William C. Margedant (November 15, 1835 - January 12, 1900) was a German-American engineer and U.S. Army soldier. Born in Dusseldorf, Germany (then Prussia), Margedant was educated in Germany and immigrated to the United States in 1854. He settled in Cincinnati, Ohio, where he was employed by C.A. Latta and assisted in constructing the first steam fire engine in the United States. He then started working as a machinist in Hamilton, Ohio, in the shops of Owens, Lane, and Dyer and eventually began working for the Bentel and Margedant Company, which designed and manufactured wood working machinery. In 1861, Margedant volunteered to serve in the Union army and organized a company of forty-eight volunteers from Hamilton. This company then joined the Ninth Ohio Volunteer Infantry in Cincinnati and Margedant was elected captain of his unit. Margedant, after his first three month enlistment was up, was appointed to the topographical engineers on the staff of General William Starke Rosecrans (September 6, 1819 – March 11, 1898). He was involved in the organization and compilation of the first detailed topographic maps of West Virginia. While serving on Rosecrans's staff, Margedant

invented method of duplicating maps in the field by which all corps, divisions and brigades, as well as individual regiments when acting or moving alone, were furnished at each camp with maps of the surrounding country on the march, with those showing the roads, streams and other military features of country in advance. These maps were printed on cloth, often on a handkerchief and distributed in great numbers. Photographic duplications of charts gave valuable information as to camp grounds, water forage, kind of roads and trails and their condition. Every organization down to brigades had a topographical engineer whose business it was to gather daily all the information possible of the country where the troops halted, and of the region in advance, and reported it in the evening to the next superior headquarters. At army headquarters Capt. Margedant's force consolidated the topographical notes received, and the next day maps and charts containing everything ascertained the day before were in the hands of all commanding officers.
Because of this service, Margedant came to be known as 'the pathfinder of the Army of the Cumberland.' Margedant then served on the staff of General John C. Fremont and saw combat in multiple battles. Margedant remained in the army until late 1864, when he fell seriously ill from typhoid fever. During his time in the army he participated in thirty-six battles and engagements, from West Virginia through the Shenandoah Valley, Tennessee, Georgia, and Alabama. Margedant remained active after the war, becoming a member of the Grand Army of the Republic and a staunch Republican. He was a figure in the community, a liberal giver of both time and money. He also served as the president of the Pioneers', Soldiers' and Sailors' Permanent Monument Association. Margedant married Caroline Son on January 28, 1864, with whom he had nine children. Learn More...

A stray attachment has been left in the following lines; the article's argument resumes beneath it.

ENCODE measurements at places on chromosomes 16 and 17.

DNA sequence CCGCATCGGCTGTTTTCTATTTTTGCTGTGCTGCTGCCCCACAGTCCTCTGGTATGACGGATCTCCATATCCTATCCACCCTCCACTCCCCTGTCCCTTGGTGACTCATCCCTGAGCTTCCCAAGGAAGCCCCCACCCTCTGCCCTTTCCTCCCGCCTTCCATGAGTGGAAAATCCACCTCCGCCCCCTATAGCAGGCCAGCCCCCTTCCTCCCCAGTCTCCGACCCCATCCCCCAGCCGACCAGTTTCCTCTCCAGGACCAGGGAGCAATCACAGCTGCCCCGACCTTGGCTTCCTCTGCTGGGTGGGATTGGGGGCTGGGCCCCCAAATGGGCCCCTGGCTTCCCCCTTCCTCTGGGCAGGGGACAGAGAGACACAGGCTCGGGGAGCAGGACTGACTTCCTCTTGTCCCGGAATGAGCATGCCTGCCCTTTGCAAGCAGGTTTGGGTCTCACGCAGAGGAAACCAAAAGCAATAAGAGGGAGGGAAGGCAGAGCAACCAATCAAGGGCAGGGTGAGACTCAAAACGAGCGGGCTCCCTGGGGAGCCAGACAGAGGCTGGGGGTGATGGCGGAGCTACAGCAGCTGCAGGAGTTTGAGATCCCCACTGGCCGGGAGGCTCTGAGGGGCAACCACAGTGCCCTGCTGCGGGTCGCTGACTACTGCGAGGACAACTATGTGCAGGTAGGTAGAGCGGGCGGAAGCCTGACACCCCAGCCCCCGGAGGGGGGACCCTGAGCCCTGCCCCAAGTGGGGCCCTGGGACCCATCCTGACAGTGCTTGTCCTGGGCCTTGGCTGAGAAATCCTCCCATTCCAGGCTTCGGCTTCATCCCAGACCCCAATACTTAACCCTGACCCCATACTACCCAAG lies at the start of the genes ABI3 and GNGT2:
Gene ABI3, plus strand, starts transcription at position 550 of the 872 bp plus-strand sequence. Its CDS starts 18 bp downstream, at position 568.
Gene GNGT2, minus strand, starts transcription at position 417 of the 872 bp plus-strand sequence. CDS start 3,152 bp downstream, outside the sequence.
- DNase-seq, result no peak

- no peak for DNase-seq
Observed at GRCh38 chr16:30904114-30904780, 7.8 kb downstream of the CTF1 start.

Army Corps of Topographical Engineers (fl.1838 - 1863) refers to the an elite branch of the U.S. Army created on July 4, 1838 to perform civil mapping and survey work throughout the United States. The origins of the Corps of Topographical Engineers can be traced back to the American Revolutionary War, where General George Washington recognized the need for accurate surveys pursuant to military action. Shortly following the war, in 1779, a civilian engineering corps was created by act of Congress. Identified in 1802 by Thomas Jefferson, the "Corps of Engineers," which was based at West Point, the group participated in the War of 1812 and in later in the fortification of New Orleans. It was not until 1838, however, that a separate group of "Topographical Engineers" was formally recognized. This elite group, consisting only of officers, most of whom were trained in surveying and engineering by the esteemed Andrew Ellicott at West Point, never numbered more than 36 individuals - the best and brightest. This small but determined group played a central role in the mapping and exploration of the American West. Few branches of the military can boast such a distinguished alumni. Their names resonate throughout the map of the west and include John Charles Fremont, Zebulon Pike, George Meade, Kemble Warren, William Amiel Weeks, A. B. Gray, Randolph B. Marcy, James H. Simpson, Howard Stansbury, John W. Gunnison, William Ludlow, and Robert S. Williamson. The onset of the American Civil War brought an abrupt end to the surveying activity of the Topographical Engineers. Many of the most prominent engineers went on to distinguished military careers on both sides of the War Between the States. The Army Corps of Topographical Engineers itself was folded into the Corps of Engineers on March 31, 1863. Though the Army Corps of Engineers continues to do military and civil survey work to this day, the elite club of adventures that formed the Topographical Engineers were no more. Learn More...


Good. Printed on muslin. Some staining. Old manuscript annotations relating to the Atlanta Campaign.


LC Civil War maps (2nd ed.), S31, S32. New York Public Library, Map Div. 15-414. OCLC 498131307.